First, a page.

Vietnam's dong reached its weakest level since at least June 1993 on speculation investors bought dollars after the central bank announced it will lower the interest-rate cap on deposits. Government bonds gained.
The State Bank of Vietnam will cut the dong deposit rate to 9 percent from 11 percent effective June 11, Governor Nguyen Van Binh told the National Assembly yesterday.
Policy makers announced in a statement Friday that they will reduce the discount rate to 9 percent from 10 percent on June 11 and lower the refinance rate to 11 percent from 12 percent.
"Now that the SBV has lowered the deposit cap, there's not as much incentive as before to put your savings into dong," said Vu Thanh Tu, head of research at Viet Capital Securities Co. in Ho Chi Minh City. Seasonal second-half demand for dollars from importers may sustain the pressure on the dong, he added.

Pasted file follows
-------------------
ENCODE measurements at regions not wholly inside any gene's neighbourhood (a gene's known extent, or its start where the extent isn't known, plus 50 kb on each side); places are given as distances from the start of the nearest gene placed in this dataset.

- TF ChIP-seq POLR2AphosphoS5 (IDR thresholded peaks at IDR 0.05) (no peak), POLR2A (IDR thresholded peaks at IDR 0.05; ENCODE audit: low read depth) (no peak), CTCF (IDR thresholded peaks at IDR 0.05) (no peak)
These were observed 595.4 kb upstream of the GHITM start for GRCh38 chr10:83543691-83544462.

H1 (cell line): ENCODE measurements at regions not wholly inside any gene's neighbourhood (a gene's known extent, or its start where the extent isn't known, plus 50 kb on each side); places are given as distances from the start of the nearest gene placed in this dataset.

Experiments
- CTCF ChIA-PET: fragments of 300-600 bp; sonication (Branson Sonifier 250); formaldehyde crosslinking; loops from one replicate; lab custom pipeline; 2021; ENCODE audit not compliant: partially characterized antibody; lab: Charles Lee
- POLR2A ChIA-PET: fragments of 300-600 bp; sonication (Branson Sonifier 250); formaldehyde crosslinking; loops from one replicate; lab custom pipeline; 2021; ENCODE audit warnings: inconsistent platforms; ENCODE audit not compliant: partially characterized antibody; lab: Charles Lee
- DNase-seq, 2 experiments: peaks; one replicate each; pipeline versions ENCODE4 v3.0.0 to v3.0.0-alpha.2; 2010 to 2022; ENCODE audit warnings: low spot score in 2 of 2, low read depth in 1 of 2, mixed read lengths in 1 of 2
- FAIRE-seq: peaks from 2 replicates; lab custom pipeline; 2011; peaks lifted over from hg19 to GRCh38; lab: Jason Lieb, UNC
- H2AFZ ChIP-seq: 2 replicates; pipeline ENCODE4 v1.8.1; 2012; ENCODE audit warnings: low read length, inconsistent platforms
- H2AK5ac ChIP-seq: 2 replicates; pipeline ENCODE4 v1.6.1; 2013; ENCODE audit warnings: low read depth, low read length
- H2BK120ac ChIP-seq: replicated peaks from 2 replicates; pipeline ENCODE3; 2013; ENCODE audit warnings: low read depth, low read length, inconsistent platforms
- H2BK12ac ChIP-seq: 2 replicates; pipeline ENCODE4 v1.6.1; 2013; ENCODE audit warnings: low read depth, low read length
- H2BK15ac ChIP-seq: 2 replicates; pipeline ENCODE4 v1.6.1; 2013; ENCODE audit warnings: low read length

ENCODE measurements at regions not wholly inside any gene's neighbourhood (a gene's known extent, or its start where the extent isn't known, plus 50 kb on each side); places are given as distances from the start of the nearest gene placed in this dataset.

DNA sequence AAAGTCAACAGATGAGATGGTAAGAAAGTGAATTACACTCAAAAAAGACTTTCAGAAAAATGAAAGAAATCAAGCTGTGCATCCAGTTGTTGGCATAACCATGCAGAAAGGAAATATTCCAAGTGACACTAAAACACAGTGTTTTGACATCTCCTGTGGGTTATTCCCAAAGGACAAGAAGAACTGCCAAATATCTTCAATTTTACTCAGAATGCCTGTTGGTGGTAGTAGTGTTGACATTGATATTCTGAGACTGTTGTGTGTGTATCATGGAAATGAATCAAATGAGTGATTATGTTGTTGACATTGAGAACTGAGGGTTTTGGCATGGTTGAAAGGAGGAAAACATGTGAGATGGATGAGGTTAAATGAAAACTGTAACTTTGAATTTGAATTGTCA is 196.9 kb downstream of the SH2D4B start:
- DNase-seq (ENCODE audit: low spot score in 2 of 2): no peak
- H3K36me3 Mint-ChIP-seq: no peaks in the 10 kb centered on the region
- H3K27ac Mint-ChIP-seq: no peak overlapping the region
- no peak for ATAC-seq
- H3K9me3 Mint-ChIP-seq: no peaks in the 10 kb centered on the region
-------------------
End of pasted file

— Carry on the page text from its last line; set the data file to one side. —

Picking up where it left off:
The local currency fell as much as 1.1 percent to 21,235 per dollar, before trading unchanged at 20,998 as of 4:22 p.m. in Hanoi on Friday, according to data compiled by Bloomberg. The central bank set the reference rate at 20,828, unchanged since Dec. 26, its website showed. The currency is allowed to trade up to 1 percent on either side of the official rate.
In June, policy makers cut the rate cap on dollar deposits for individuals to 2 percent from 3 percent, and lowered the limit for institutions to 0.5 percent from 1 percent.
The dong declined 7.4 percent against the dollar last year, including a devaluation of about 7 percent in February. Vietnam will weaken the currency as much as 3 percent in 2012, Governor Binh said Jan. 11.
Yields on five-year bonds fell one basis point, or 0.01 percentage point, to 9.46 percent, the lowest level since June 2009, according to a daily fixing from banks compiled by Bloomberg. Yields have fallen 15 basis points this week, the biggest drop since the period ended May 11.